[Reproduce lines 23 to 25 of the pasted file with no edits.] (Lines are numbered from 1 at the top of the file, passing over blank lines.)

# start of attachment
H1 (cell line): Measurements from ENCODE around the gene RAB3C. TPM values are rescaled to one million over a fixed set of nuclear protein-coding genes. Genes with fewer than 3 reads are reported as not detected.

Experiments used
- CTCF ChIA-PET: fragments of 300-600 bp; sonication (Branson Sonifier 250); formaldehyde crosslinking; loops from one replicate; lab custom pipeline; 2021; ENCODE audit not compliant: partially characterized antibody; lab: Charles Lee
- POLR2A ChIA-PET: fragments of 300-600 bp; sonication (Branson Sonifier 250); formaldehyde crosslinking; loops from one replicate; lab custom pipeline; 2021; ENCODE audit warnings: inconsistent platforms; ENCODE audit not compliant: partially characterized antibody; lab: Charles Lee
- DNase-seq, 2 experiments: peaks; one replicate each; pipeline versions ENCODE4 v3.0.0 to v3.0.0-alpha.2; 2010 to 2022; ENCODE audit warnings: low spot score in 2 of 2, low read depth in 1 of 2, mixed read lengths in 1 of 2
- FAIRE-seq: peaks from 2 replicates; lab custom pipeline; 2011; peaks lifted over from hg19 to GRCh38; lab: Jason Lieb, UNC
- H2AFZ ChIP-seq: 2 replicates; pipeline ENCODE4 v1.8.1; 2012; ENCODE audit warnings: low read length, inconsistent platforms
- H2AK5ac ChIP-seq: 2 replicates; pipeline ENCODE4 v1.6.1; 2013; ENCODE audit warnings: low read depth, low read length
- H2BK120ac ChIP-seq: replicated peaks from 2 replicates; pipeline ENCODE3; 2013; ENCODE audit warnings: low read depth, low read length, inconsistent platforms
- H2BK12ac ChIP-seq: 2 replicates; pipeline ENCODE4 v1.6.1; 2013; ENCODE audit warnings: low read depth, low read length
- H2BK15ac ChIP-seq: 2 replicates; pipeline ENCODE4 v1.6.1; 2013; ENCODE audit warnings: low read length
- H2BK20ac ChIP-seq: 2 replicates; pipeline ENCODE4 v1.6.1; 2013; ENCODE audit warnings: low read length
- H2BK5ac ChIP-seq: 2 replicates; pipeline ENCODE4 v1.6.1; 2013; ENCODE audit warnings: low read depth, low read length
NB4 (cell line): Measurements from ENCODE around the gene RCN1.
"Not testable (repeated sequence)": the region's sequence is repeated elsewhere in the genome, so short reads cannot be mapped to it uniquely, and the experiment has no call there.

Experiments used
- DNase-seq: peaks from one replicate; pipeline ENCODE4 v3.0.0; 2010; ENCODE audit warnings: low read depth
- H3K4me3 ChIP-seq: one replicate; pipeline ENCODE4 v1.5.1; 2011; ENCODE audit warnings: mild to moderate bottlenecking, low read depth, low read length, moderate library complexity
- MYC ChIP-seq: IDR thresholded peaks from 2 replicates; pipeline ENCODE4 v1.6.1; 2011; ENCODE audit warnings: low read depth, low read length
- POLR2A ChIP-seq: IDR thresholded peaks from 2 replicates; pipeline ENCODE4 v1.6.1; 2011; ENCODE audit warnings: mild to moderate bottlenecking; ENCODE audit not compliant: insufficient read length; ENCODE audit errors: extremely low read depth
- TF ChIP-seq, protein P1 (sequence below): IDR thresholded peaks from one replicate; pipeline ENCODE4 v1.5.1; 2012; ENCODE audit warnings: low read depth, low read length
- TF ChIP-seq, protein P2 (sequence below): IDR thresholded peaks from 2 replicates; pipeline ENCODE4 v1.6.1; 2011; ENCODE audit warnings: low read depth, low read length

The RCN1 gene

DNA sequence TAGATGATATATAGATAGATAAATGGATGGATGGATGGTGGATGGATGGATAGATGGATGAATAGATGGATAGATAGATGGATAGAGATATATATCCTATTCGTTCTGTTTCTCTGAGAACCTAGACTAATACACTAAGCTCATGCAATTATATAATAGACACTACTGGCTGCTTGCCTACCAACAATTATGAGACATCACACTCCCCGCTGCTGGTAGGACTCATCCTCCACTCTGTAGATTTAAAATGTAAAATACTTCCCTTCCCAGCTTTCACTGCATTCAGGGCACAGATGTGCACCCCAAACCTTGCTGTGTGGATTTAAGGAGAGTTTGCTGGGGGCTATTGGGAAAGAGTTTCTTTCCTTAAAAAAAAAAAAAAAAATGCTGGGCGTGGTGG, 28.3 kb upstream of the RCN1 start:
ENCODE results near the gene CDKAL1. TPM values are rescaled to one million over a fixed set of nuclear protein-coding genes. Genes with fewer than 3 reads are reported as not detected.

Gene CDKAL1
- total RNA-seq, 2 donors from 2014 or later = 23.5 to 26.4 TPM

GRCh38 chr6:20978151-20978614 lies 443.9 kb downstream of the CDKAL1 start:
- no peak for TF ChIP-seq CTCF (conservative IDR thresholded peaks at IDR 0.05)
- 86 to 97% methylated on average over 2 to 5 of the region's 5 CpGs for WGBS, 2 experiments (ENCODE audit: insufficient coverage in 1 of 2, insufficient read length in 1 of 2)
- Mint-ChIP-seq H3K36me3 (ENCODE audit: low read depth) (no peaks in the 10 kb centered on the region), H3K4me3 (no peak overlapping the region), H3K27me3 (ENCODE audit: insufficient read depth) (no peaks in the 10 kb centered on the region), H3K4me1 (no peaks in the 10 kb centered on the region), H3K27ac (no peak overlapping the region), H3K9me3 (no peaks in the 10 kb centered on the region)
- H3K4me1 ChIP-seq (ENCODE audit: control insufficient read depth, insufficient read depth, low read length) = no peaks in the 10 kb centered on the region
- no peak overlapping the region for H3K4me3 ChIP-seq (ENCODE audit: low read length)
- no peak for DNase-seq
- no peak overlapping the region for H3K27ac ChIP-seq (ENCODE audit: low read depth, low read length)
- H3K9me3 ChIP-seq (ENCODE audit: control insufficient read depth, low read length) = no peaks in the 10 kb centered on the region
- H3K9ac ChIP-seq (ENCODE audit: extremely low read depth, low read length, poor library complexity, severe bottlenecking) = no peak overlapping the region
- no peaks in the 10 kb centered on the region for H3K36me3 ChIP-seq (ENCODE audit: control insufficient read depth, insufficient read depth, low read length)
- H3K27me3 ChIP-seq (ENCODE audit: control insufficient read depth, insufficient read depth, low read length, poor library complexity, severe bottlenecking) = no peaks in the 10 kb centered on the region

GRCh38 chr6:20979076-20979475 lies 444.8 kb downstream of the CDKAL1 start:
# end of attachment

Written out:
The RCN1 gene

DNA sequence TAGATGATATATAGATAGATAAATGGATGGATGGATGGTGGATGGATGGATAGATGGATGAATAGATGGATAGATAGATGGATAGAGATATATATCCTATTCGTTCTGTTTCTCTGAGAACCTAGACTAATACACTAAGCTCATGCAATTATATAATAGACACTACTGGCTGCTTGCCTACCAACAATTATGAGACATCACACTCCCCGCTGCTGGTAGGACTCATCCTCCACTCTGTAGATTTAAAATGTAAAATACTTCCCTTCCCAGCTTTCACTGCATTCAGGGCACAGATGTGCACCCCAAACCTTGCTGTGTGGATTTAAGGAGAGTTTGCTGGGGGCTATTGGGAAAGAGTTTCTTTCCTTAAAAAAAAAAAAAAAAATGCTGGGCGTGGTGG, 28.3 kb upstream of the RCN1 start:
ENCODE results near the gene CDKAL1. TPM values are rescaled to one million over a fixed set of nuclear protein-coding genes. Genes with fewer than 3 reads are reported as not detected.